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The soundtrack of FARINELLI, which features the recreation of the castrato voice using a digitally 'morphed' mixture of a counter tenor (Derek Lee Ragin) with a soprano voice (Ewa Mallas Godlewska) was directed by Christophe Rousset, director and founder of Les Talens Lyriques and a celebrated harpsichord soloist. Derek Lee Ragin, an African-American born in New York, is in high demand for staged opera and studio recordings. Ewa Mallas Godlewska, born in Warsaw, made her Metropolitan Opera debut in 1992.


Le projet Farinelli

The recreation of the voice of Farinelli, with its superhuman quality was unquestionably the greatest challenge faced by Gerard Corbiau when deciding to make FARINELLI.

Corbiau's first problem was the lack of recorded proof of what Castrati sounded like since all that exists is a recording by the last castratro, Alessandro Moreschi, dating from 1902 and some amateur recordings. Thus the only real way to research Farinelli's voice was to read written accounts about his performances.

The second problem was how to recreate Farinelli's voice. The first solution suggested by the musical team was to create a synthesized voice. The idea, however, was abandoned as it became obvious that the most powerful computers and fabulous synthesizers could not reproduce the unique richness, sensitivity and emotion of the human voice.

Since no single living person has the vocal range of a castrato (three and a half octaves), the musical team decided to try and work with two voices, a counter-tenor and a soprano, with the objective of digitally fusing them so they would sound like a single voice. So they began their search for two singers who had the quality they were looking for and who would be prepared to take part in this experiment.

Marc David, a musical consultant on the film, found the two singers: counter- tenor Derek Lee Ragin and soprano Ewa Mallas Godlewska. The sound-track was recorded over a period of many months during 1993 and 1994 in Switzerland under the guidance of Christophe Rousset. To create an appropriate acoustical sound, a concert hall was used for the recording, and the singers were backed by musicians to create a warmer, more sensual sound.

Then came the complicated job of editing the material. Sound engineer, Jean- Claude Gaberel, digitally fused the two voices. The process was lengthy and complicated, at times the music was edited note by note. This first stage of the editing process took ten months and involved three thousand edits.

Then came the work of the technical team from IRCAM whose objective was to homogenize the tone quality of the two singers so the voice of Farinelli was 'clean.' The vocal soundtrack of each singer was "photographed" and the constituent frequencies of the timbre of each voice was identified and analyzed vowel by vowel in order to establish a data base of information. Once this huge undertaking was over, the voices could be digitally fused to perfection.

This process is a type of "morphing" a technique hitherto used to treat visual images so one seems to fuse into another through the gradual modification of form, texture and contour.

The voice of counter-tenor, Derek Lee Ragin was treated first and then the voice of soprano, Ewa Mallas Godlewska was modified to approach that of the counter-tenor, using a computer program created specifically for this project.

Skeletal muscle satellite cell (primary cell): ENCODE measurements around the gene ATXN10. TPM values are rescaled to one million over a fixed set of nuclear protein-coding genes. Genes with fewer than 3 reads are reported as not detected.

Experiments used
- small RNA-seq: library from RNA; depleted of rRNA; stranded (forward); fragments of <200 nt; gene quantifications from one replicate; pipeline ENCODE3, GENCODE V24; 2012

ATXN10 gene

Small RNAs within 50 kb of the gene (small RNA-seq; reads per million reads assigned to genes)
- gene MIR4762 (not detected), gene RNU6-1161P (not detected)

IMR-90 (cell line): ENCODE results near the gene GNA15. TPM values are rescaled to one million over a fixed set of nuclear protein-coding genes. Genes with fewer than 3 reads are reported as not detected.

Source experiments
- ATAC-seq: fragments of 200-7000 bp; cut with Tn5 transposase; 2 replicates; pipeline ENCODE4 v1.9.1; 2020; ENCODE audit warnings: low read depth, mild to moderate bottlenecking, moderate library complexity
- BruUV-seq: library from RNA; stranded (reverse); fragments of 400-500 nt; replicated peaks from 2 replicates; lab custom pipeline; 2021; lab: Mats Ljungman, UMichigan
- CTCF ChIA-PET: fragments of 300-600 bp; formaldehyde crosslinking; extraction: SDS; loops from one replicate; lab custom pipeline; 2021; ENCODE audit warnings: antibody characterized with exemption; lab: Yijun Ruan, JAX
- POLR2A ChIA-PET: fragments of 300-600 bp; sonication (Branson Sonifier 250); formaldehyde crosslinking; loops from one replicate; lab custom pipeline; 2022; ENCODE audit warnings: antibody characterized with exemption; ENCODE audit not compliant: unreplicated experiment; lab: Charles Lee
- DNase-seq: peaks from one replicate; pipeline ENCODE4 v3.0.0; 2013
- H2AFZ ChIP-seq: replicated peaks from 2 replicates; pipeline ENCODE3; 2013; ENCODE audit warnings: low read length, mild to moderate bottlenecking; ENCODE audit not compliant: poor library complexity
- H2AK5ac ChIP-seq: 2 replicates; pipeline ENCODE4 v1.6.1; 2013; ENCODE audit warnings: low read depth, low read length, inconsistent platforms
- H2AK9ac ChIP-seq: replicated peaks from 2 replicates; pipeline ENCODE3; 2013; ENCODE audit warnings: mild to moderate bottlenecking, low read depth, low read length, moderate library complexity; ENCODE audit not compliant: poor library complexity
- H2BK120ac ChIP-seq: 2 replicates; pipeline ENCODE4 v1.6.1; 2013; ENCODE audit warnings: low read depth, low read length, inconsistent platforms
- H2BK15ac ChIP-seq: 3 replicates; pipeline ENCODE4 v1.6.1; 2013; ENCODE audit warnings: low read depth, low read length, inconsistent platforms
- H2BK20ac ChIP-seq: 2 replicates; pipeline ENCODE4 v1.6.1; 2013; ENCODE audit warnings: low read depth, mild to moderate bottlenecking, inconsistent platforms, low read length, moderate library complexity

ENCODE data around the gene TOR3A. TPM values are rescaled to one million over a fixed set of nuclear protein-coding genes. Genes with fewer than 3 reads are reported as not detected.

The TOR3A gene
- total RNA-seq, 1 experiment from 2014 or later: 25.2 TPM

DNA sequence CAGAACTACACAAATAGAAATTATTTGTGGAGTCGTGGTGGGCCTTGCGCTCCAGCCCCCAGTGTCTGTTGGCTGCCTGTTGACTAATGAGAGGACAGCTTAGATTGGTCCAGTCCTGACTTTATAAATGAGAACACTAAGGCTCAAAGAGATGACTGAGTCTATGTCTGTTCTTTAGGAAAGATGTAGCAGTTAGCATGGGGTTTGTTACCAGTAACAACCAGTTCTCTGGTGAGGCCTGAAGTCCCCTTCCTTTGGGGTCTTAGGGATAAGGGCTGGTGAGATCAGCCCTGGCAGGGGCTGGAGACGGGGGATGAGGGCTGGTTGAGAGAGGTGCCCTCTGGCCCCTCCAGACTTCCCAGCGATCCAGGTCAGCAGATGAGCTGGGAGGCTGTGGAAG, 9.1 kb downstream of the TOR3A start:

Between Baroque and Classical Eras

The 18th Century was a period of transition, marked by two distinct musical styles: Baroque and Classical.

The Baroque style, born in Italy at the beginning of the 17th Century, was popular through the mid-18th Century. This passionate, emotive and extremely ornate musical style, quickly spread throughout Europe to become the dominant musical form. Key composers in this style include: In Italy: Monteverdi (1567-1643), Corelli (1653-1713), A. Scarlatti (1660-1725), Pergolesi (1710-1736), Vivaldi (1678-1741), Albinoni (1671-1750), D. Scarlatti (1685-1757); In France: Lully (1632-1687), M.A. Charpentier (1636-1704), Delalande (1657- 1726), Couperin (1668-1733), Rameau (1683-1764); In Germany: Pachelbel (1653-1706), Bach (1685-1750), Telemann (1681-1767), Hasse (1699-1783); In England: Purcell (1659), Handel (1685-1759).

The Classical style, exemplified by three great composers, Haydn, Mozart and Beethoven, developed essentially in the second half of the 18th Century and concluded with the appearance of the first Romantics, in the 19th Century. Unlike Baroque, the Classical style is characterized by its concern for balance as well as a sense of order and moderation. More than merely a reaction to the excesses of Baroque, the Classical style embraces logical musical development rather than abrupt change. Other important Classical composers include: Gluck (1714-1787), C.P.E. Bach (1714-1788), Cimerose (1749- 1801), Boccherini (1743-1805).


Riccardo Broschi (1698-1756) Qual guerriero in campo armato (excerpt from 'Idaspe')Ombra fedele anch'io (excerpt from 'Idaspe'), Son quai nave ch'agitata (excerpt from 'Artaserse' by J.A. Hasse), Se al labbro mio non credi (instrumental arrangement by C. Rousset.)

Georg Friedrich Handel (1685-1759) De Torrente (excerpt from 'Dixit Dominus), Cara sposa (excerpt from 'Rinaldo'), Venti turbini (excerpt from 'Rinaldo'), Lascia ch'io pianga (excerpt from 'Rinaldo'.)

Johann-Adolf Hasse (1699-1783) Overture de Artaserse, Generoso Risuegliati o core (excerpt from 'Cleofide.')

Giovanni-Battista Pergolesi (1710-1736) Salve Regina

Nicola Antonio Porpora (1686-1768) Alto Giove (excerpt from 'Polifemo')

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Last modified 16-August-1995.